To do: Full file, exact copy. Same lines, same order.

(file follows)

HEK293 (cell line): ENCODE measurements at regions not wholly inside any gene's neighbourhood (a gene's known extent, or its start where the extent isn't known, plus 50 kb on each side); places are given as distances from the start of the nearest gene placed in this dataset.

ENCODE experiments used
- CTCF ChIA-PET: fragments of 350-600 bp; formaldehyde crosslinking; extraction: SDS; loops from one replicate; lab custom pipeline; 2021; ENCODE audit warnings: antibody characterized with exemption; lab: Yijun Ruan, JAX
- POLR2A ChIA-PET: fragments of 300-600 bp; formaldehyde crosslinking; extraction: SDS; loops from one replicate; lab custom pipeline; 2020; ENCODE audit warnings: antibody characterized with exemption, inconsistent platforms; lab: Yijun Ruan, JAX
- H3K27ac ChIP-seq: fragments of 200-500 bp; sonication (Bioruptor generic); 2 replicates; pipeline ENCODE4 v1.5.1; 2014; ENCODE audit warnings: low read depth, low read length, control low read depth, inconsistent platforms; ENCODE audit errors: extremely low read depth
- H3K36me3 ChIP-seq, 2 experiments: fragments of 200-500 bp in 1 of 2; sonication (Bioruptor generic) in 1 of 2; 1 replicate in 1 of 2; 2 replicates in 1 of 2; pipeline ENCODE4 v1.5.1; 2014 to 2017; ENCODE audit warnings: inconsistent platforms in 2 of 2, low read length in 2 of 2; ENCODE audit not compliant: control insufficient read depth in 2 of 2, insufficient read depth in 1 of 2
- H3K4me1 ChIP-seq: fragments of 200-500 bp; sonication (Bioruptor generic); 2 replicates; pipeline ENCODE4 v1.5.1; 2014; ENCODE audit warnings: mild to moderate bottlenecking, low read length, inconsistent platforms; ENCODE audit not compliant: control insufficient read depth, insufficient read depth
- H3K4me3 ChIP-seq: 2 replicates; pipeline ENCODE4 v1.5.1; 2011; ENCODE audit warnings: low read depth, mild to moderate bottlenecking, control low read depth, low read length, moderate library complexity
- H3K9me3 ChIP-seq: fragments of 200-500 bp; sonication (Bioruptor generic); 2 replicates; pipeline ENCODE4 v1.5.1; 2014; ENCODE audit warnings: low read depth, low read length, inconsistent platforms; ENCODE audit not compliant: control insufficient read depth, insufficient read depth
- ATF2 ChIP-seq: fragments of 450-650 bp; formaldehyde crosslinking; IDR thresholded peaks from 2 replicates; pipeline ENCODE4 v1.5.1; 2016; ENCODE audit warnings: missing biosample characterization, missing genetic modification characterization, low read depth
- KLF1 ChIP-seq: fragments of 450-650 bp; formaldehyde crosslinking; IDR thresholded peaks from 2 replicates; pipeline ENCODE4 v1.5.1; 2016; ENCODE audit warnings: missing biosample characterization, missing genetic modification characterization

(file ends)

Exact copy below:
HEK293 (cell line): ENCODE measurements at regions not wholly inside any gene's neighbourhood (a gene's known extent, or its start where the extent isn't known, plus 50 kb on each side); places are given as distances from the start of the nearest gene placed in this dataset.

ENCODE experiments used
- CTCF ChIA-PET: fragments of 350-600 bp; formaldehyde crosslinking; extraction: SDS; loops from one replicate; lab custom pipeline; 2021; ENCODE audit warnings: antibody characterized with exemption; lab: Yijun Ruan, JAX
- POLR2A ChIA-PET: fragments of 300-600 bp; formaldehyde crosslinking; extraction: SDS; loops from one replicate; lab custom pipeline; 2020; ENCODE audit warnings: antibody characterized with exemption, inconsistent platforms; lab: Yijun Ruan, JAX
- H3K27ac ChIP-seq: fragments of 200-500 bp; sonication (Bioruptor generic); 2 replicates; pipeline ENCODE4 v1.5.1; 2014; ENCODE audit warnings: low read depth, low read length, control low read depth, inconsistent platforms; ENCODE audit errors: extremely low read depth
- H3K36me3 ChIP-seq, 2 experiments: fragments of 200-500 bp in 1 of 2; sonication (Bioruptor generic) in 1 of 2; 1 replicate in 1 of 2; 2 replicates in 1 of 2; pipeline ENCODE4 v1.5.1; 2014 to 2017; ENCODE audit warnings: inconsistent platforms in 2 of 2, low read length in 2 of 2; ENCODE audit not compliant: control insufficient read depth in 2 of 2, insufficient read depth in 1 of 2
- H3K4me1 ChIP-seq: fragments of 200-500 bp; sonication (Bioruptor generic); 2 replicates; pipeline ENCODE4 v1.5.1; 2014; ENCODE audit warnings: mild to moderate bottlenecking, low read length, inconsistent platforms; ENCODE audit not compliant: control insufficient read depth, insufficient read depth
- H3K4me3 ChIP-seq: 2 replicates; pipeline ENCODE4 v1.5.1; 2011; ENCODE audit warnings: low read depth, mild to moderate bottlenecking, control low read depth, low read length, moderate library complexity
- H3K9me3 ChIP-seq: fragments of 200-500 bp; sonication (Bioruptor generic); 2 replicates; pipeline ENCODE4 v1.5.1; 2014; ENCODE audit warnings: low read depth, low read length, inconsistent platforms; ENCODE audit not compliant: control insufficient read depth, insufficient read depth
- ATF2 ChIP-seq: fragments of 450-650 bp; formaldehyde crosslinking; IDR thresholded peaks from 2 replicates; pipeline ENCODE4 v1.5.1; 2016; ENCODE audit warnings: missing biosample characterization, missing genetic modification characterization, low read depth
- KLF1 ChIP-seq: fragments of 450-650 bp; formaldehyde crosslinking; IDR thresholded peaks from 2 replicates; pipeline ENCODE4 v1.5.1; 2016; ENCODE audit warnings: missing biosample characterization, missing genetic modification characterization